An investor is one who intends to build long-term wealth through ownership of fundamentally good stocks. These stocks are the ones that have built a track record of growing their profits consistently and have tangible plans to sustain their growth in the future. However, finding a good stock is just the first step. The next step is about timing. This is because an investor knows that a good quality stock is only a good investment if its price is undervalued. Here, I will share three instances when it is ideal to buy and accumulate shares of a good stock. A…
An investor is one who intends to build long-term wealth through ownership of fundamentally good stocks. These stocks are the ones that have built a track record of growing their profits consistently and have tangible plans to sustain their growth in the future.
However, finding a good stock is just the first step. The next step is about timing. This is because an investor knows that a good quality stock is only a good investment if its price is undervalued. Here, I will share three instances when it is ideal to buy and accumulate shares of a good stock.
A Crash in the Stock Market
Prices of good stocks may fall in a stock market crash. Have they become bad companies? No. Are they bad investments? No.
On the contrary, they would have become more attractive to investors. Why? First, we must understand that stock prices drop if there are more ‘sellers’ selling the shares than ‘buyers’ buying.
For instance, in an economic downturn, there would be more people facing financial difficulties and might need cash to meet their obligations. This would cause some people to sell their investments. As such, the price decline in a good stock has nothing to do with its fundamental performances.
However, speculators who have no regards to a stock’s financial standings would panic and dispose of their stocks. They would cause prices of good stocks to decline further. From an investor’s point of view, this is a golden opportunity to accumulate shares of good stocks in bulk when their prices are low, so that they would enjoy high dividend yields and capital growth when the stock market recovers.
P/E Ratio < 15
If I have a business that is making $1 million a year, how much are you willing to offer me to take over my business?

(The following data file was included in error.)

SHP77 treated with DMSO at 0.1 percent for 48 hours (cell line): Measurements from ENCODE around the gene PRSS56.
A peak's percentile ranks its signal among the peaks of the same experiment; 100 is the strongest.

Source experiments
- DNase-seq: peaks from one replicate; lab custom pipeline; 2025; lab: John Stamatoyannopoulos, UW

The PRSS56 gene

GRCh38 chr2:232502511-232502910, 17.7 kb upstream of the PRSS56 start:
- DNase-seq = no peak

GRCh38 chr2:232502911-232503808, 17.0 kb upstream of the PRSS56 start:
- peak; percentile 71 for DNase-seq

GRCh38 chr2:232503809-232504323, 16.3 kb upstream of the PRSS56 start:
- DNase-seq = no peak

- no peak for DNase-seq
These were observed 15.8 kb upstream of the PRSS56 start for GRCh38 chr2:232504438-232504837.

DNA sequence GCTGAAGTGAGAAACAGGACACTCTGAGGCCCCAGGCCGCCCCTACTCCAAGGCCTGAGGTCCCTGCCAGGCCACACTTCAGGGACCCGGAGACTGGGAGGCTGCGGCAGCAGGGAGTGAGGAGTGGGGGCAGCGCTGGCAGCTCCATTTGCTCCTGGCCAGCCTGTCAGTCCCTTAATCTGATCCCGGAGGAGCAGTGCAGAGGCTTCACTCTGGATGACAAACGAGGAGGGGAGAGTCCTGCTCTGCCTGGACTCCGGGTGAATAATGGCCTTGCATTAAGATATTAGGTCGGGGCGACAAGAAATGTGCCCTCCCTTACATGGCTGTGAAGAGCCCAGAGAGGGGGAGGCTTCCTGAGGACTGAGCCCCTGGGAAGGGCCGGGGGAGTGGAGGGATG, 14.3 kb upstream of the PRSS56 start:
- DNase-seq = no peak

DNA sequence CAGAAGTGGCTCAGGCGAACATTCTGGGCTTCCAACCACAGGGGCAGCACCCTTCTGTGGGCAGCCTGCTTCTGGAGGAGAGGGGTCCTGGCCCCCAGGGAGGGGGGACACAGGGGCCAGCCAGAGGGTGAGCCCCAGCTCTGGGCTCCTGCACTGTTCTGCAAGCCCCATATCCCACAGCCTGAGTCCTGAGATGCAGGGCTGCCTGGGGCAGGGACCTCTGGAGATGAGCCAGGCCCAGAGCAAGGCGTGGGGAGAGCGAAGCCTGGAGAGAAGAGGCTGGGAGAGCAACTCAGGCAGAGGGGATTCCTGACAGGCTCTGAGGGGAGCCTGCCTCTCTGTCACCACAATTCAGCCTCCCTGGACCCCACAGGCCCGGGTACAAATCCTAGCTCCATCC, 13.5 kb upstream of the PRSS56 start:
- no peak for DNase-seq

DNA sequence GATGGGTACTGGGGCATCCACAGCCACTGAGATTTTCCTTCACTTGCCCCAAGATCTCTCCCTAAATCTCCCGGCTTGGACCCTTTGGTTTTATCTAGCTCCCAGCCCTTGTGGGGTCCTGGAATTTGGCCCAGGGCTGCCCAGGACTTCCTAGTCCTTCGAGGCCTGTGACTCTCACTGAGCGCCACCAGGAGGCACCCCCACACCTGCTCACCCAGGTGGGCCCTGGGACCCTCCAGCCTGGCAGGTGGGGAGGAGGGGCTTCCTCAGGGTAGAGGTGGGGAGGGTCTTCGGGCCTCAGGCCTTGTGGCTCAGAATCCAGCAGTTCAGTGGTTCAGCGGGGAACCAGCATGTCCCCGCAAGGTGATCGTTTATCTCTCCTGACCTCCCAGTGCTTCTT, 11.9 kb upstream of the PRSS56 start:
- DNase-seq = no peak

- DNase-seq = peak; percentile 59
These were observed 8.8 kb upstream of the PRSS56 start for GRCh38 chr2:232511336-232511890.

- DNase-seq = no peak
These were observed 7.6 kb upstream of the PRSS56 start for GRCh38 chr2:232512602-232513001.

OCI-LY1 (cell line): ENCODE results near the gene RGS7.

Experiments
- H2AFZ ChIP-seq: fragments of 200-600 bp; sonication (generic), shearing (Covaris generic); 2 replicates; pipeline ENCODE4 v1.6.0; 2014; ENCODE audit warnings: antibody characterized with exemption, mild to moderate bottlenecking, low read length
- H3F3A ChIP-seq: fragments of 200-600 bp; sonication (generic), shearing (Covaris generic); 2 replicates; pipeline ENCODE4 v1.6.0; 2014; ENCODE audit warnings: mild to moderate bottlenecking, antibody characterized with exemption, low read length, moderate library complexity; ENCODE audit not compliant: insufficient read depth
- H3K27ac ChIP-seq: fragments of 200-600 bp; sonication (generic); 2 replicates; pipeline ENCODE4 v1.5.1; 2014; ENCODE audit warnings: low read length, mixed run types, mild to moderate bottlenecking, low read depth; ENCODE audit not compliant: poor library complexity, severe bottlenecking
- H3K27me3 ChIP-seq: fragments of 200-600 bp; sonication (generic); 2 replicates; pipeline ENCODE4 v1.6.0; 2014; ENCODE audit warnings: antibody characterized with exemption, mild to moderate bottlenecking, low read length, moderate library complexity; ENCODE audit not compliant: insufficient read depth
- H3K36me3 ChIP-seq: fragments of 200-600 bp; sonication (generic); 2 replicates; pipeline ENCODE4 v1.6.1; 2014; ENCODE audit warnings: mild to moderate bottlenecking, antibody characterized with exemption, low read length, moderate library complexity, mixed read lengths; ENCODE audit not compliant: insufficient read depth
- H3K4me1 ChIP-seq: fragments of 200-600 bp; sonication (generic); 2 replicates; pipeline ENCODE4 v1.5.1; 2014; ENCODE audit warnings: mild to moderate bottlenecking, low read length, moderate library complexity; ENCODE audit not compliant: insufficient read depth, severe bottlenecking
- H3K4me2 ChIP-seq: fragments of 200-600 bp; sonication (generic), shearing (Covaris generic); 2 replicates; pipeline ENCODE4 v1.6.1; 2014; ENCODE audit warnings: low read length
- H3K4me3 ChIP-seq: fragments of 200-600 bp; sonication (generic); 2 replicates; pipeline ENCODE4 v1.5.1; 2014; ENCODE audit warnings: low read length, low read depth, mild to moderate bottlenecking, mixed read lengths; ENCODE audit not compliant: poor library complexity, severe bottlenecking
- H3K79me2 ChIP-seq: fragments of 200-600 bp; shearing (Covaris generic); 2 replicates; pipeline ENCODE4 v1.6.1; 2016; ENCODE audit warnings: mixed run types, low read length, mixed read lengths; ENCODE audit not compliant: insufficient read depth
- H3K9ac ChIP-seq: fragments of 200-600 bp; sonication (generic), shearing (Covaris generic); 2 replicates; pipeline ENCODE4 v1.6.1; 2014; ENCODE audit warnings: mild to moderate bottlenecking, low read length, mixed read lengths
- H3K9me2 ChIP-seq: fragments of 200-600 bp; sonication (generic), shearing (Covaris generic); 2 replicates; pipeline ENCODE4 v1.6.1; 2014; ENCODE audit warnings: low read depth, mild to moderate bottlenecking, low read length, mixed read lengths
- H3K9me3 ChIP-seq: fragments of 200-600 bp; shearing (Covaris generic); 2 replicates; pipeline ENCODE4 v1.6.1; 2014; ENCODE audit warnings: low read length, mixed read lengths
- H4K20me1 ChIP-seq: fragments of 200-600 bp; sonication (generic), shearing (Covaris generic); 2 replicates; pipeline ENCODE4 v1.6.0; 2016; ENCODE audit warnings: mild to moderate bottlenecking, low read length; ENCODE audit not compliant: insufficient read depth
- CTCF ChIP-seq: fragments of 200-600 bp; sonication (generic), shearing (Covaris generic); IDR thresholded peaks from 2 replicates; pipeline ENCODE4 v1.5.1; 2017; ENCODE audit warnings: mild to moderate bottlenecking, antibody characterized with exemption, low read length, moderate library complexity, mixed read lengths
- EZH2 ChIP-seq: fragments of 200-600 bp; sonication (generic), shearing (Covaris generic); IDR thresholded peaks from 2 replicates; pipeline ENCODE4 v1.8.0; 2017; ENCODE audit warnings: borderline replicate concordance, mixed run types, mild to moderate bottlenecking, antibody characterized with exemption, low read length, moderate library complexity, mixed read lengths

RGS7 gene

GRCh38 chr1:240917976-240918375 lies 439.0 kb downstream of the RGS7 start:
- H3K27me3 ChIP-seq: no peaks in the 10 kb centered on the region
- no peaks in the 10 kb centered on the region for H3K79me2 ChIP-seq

If your offer is $15 million, then, your offering is based on price-to-earnings (P/E) ratio of 15.
If you offer $50 million, your offering is based on a P/E ratio of 50.
Which is a better deal? Obviously, it is $15 million over $50 million as it is cheaper for you as an investor. Hence, it makes sense to buy good stocks when their P/E ratio is at their lowest, not at their highest. It would be insane to prefer a stock where its P/E ratio is 50 to another stock that has a P/E ratio of 15.
Dividend Yields > 6%
If you are investing for capital gains, please do not dismiss the investment potential of a dividend stock. It is erroneous to think that you cannot enjoy capital growth from investing in dividend stocks.
Today, with market uncertainties, stocks that are cash-cows and pays out excellent dividends are demanded by investors. They include retail investors, mutual funds, insurers, and even pension funds. Why? This is because they are conservative and risk-averse in nature and are seeking stable cash returns from their investments.
In general, stocks that can pay 6% in dividend yield are desirable as they are higher than current rates offered by fixed deposits and bonds.
The Foolish Takeaway
Unfortunately, the three ideal instances to buy good stocks do not last forever as savvy investors will grab them. As more ‘buyers’ buy these stocks, their prices would increase and make them less attractive to new investors.
We believe we’ve identified a dividend dynamo whose financials are strong enough to qualify its dividend as “safe” – and have profiled this stock in a research report that’s now available to download completely free of charge. Simply click here to claim your copy today!
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The information provided is for general information purposes only and is not intended to be personalised investment or financial advice. Motley Fool Singapore contributor Stanley Lim doesn’t own shares in any companies mentioned.